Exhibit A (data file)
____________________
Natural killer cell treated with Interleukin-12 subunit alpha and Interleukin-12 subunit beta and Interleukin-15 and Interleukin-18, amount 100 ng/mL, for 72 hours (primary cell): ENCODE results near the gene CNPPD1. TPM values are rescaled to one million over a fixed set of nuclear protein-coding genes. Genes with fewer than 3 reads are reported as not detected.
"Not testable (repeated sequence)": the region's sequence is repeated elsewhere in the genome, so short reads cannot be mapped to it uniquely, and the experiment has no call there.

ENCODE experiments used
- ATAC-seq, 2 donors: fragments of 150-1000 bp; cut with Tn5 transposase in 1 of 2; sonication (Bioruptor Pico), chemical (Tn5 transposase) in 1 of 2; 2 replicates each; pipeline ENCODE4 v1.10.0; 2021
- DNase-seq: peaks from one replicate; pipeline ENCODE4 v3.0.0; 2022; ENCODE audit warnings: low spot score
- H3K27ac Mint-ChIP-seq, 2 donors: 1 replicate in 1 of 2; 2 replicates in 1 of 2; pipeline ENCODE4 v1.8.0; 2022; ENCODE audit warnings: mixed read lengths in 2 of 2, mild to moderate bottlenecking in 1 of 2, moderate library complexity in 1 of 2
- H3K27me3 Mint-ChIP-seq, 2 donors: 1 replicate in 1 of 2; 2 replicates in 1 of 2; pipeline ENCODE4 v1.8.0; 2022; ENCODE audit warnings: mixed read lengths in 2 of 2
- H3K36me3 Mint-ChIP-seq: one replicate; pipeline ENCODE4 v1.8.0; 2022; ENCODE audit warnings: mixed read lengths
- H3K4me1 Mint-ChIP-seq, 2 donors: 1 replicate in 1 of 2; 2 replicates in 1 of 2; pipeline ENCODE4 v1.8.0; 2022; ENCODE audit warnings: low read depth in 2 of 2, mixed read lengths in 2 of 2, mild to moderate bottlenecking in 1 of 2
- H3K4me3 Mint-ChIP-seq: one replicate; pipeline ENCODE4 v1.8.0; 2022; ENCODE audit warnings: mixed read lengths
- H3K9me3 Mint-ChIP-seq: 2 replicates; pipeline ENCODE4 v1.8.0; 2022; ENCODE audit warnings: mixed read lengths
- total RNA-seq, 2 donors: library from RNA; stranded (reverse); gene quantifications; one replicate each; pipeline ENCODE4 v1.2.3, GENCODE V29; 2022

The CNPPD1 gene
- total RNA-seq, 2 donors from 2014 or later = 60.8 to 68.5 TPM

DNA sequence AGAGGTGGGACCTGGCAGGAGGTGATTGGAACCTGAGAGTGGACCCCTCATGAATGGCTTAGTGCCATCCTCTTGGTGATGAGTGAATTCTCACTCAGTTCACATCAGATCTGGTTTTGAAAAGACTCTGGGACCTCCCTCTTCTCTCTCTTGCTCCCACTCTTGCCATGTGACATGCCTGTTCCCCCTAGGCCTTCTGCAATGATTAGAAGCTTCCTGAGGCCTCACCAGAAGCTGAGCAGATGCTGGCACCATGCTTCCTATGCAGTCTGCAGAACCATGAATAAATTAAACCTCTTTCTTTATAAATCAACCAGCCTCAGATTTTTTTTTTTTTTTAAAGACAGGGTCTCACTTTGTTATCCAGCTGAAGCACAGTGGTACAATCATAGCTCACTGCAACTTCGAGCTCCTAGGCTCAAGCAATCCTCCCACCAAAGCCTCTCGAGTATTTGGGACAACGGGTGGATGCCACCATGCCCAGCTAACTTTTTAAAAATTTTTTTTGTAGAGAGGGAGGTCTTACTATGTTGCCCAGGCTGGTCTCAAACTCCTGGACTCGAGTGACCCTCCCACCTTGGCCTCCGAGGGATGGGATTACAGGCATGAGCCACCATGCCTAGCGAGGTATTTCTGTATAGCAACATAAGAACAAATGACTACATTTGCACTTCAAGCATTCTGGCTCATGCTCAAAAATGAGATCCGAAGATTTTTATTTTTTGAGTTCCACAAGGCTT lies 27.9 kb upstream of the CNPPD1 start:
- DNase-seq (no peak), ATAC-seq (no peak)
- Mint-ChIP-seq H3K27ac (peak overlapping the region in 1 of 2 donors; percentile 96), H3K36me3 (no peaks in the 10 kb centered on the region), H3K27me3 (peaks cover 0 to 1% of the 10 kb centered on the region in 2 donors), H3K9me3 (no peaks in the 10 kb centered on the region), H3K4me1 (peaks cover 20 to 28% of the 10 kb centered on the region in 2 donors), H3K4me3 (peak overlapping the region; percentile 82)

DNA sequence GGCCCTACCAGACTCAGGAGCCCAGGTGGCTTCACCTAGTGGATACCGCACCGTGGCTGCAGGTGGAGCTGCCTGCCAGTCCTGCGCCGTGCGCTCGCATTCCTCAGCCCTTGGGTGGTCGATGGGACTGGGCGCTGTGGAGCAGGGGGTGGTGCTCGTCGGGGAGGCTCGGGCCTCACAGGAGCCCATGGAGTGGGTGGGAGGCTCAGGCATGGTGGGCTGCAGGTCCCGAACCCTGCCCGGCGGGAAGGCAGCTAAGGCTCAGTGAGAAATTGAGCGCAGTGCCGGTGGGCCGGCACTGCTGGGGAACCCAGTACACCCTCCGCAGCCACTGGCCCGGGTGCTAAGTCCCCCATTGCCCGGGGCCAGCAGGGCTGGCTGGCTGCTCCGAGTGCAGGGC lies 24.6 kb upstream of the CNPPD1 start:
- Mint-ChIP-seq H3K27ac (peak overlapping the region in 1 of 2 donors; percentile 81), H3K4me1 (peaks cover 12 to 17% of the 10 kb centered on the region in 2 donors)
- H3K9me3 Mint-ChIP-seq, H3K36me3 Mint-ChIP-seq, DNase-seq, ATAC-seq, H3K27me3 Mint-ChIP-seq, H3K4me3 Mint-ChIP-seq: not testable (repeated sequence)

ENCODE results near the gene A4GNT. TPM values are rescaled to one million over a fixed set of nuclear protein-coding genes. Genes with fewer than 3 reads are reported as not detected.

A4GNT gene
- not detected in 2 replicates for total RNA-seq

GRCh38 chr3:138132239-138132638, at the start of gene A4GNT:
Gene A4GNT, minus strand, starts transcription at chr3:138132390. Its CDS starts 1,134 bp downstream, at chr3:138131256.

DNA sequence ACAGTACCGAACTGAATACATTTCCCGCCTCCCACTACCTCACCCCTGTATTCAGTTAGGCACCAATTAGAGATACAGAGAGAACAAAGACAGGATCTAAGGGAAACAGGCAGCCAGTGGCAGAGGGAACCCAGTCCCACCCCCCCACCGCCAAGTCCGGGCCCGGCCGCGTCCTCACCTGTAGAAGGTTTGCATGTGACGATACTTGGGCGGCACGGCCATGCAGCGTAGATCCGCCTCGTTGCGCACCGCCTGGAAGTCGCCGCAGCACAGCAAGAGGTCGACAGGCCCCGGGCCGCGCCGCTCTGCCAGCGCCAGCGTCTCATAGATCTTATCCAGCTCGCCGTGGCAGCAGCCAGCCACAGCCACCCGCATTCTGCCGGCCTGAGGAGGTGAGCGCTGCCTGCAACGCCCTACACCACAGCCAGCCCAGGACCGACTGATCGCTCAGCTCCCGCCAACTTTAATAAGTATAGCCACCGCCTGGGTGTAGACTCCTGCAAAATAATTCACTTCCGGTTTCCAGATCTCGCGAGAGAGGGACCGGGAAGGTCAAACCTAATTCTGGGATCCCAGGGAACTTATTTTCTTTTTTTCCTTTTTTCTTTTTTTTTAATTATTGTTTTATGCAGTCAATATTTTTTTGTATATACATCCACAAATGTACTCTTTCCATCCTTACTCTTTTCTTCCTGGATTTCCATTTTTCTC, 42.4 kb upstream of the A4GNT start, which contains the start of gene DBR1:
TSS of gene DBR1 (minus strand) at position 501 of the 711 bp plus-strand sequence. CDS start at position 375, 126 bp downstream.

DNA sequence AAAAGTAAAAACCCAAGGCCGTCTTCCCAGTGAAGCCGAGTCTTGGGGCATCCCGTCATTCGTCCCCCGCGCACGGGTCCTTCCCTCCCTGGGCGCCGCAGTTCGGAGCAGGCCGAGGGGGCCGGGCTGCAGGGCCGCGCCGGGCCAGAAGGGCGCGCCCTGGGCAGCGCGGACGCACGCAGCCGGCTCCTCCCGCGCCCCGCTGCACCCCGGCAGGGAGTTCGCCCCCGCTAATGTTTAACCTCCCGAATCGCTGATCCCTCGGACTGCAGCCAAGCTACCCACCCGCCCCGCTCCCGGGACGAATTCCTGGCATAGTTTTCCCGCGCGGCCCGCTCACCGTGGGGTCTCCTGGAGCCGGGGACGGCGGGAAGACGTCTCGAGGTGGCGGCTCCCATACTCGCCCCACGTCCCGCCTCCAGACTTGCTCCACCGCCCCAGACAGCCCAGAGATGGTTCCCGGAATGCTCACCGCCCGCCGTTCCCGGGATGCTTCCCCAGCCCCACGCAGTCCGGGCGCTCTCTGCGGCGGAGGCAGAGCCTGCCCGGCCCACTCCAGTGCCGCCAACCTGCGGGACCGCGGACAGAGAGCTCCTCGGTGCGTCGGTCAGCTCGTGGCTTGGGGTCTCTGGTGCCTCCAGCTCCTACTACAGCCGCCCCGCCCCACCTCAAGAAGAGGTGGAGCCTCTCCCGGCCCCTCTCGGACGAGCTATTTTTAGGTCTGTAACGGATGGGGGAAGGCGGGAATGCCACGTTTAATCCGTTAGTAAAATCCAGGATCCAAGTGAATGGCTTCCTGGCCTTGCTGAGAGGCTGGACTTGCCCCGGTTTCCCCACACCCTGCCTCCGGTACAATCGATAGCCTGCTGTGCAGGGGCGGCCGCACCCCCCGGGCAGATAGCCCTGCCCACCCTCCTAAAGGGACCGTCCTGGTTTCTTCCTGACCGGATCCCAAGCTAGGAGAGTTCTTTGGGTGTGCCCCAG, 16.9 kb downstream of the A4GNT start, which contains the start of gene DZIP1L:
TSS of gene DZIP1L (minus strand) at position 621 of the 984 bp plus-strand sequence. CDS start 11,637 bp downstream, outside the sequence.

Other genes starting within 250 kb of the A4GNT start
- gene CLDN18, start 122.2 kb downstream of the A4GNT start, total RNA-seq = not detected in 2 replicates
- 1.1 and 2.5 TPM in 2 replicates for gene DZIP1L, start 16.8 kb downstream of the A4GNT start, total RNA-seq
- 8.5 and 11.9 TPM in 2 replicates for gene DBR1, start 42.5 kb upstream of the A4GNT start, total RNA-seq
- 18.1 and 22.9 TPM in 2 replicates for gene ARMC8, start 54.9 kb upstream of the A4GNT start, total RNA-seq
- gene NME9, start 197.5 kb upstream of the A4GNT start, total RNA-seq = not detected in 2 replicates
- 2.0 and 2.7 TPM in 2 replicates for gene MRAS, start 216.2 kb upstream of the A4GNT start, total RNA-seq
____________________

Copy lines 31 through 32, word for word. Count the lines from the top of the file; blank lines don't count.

- gene CLDN18, start 122.2 kb downstream of the A4GNT start, total RNA-seq = not detected in 2 replicates
- 1.1 and 2.5 TPM in 2 replicates for gene DZIP1L, start 16.8 kb downstream of the A4GNT start, total RNA-seq